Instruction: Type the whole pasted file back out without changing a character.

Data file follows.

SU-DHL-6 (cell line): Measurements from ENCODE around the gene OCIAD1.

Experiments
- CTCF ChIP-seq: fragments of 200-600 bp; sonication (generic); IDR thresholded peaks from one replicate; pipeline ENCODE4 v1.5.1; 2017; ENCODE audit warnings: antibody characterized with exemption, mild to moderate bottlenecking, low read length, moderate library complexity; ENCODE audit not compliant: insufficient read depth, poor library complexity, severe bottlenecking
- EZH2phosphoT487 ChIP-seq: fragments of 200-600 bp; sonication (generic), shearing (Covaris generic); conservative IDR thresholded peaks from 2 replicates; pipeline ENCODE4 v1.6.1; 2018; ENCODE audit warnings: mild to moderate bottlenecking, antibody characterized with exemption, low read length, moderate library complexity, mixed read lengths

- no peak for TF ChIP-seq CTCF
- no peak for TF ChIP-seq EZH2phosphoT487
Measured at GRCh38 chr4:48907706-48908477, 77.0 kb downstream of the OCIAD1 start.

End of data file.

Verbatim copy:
SU-DHL-6 (cell line): Measurements from ENCODE around the gene OCIAD1.

Experiments
- CTCF ChIP-seq: fragments of 200-600 bp; sonication (generic); IDR thresholded peaks from one replicate; pipeline ENCODE4 v1.5.1; 2017; ENCODE audit warnings: antibody characterized with exemption, mild to moderate bottlenecking, low read length, moderate library complexity; ENCODE audit not compliant: insufficient read depth, poor library complexity, severe bottlenecking
- EZH2phosphoT487 ChIP-seq: fragments of 200-600 bp; sonication (generic), shearing (Covaris generic); conservative IDR thresholded peaks from 2 replicates; pipeline ENCODE4 v1.6.1; 2018; ENCODE audit warnings: mild to moderate bottlenecking, antibody characterized with exemption, low read length, moderate library complexity, mixed read lengths

- no peak for TF ChIP-seq CTCF
- no peak for TF ChIP-seq EZH2phosphoT487
Measured at GRCh38 chr4:48907706-48908477, 77.0 kb downstream of the OCIAD1 start.